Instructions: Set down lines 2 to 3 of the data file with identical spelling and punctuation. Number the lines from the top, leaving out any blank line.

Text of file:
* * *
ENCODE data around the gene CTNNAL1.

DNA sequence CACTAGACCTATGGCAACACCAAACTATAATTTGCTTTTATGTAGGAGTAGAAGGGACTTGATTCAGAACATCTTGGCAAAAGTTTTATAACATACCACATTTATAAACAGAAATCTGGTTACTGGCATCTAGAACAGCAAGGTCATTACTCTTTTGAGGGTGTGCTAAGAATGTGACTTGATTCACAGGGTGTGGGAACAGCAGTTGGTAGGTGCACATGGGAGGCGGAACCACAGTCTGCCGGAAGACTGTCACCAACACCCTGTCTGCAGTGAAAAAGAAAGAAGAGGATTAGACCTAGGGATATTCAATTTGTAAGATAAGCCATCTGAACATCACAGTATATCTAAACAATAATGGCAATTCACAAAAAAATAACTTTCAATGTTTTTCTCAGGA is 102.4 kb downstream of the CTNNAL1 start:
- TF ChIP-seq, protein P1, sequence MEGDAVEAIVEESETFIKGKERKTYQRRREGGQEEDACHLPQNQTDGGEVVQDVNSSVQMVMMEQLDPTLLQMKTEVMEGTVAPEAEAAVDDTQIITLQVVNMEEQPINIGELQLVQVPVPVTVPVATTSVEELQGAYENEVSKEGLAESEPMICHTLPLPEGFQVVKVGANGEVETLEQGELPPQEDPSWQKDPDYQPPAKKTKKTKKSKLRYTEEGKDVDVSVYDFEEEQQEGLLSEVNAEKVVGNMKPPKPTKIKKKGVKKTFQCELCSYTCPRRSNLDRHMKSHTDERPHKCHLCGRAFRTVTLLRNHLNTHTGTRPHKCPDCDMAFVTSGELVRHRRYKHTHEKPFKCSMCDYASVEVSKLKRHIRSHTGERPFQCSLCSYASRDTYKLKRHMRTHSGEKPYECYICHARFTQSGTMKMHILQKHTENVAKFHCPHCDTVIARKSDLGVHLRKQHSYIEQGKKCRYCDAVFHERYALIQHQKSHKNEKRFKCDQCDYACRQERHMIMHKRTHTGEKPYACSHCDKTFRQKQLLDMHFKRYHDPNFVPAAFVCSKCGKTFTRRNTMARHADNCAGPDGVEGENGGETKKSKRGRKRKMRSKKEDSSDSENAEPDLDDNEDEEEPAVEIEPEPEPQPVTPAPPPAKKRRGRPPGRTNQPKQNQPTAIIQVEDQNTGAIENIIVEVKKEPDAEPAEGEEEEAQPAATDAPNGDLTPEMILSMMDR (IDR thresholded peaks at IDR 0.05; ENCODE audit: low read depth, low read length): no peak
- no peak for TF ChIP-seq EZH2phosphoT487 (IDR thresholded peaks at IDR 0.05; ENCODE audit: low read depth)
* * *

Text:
DNA sequence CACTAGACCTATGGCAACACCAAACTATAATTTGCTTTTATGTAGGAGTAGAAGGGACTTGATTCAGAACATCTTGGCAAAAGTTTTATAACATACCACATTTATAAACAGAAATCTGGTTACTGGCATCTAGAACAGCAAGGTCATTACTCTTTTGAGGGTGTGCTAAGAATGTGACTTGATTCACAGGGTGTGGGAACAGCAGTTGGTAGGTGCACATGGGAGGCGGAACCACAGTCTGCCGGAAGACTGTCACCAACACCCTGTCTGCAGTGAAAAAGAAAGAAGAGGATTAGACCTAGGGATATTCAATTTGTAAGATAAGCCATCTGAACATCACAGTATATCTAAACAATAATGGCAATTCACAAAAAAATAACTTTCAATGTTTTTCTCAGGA is 102.4 kb downstream of the CTNNAL1 start:
- TF ChIP-seq, protein P1, sequence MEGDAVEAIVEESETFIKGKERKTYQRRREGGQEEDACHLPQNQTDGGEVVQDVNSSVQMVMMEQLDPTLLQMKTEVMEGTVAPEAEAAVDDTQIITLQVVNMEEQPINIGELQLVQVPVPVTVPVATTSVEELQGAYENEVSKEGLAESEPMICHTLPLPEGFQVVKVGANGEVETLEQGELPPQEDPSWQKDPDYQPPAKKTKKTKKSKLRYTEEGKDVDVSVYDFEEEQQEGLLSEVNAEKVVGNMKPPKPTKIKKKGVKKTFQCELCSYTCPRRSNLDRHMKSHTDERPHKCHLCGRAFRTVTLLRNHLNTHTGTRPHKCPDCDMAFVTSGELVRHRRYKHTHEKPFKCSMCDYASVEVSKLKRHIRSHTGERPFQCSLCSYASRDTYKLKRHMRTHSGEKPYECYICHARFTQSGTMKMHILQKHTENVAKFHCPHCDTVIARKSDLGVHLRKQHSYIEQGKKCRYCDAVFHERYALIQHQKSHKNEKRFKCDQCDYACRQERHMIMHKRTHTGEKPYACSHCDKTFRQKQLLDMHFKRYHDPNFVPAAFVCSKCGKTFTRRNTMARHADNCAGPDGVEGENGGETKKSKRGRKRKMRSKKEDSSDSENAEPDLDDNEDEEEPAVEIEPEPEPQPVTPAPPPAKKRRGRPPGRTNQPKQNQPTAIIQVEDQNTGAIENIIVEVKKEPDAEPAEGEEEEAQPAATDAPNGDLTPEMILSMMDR (IDR thresholded peaks at IDR 0.05; ENCODE audit: low read depth, low read length): no peak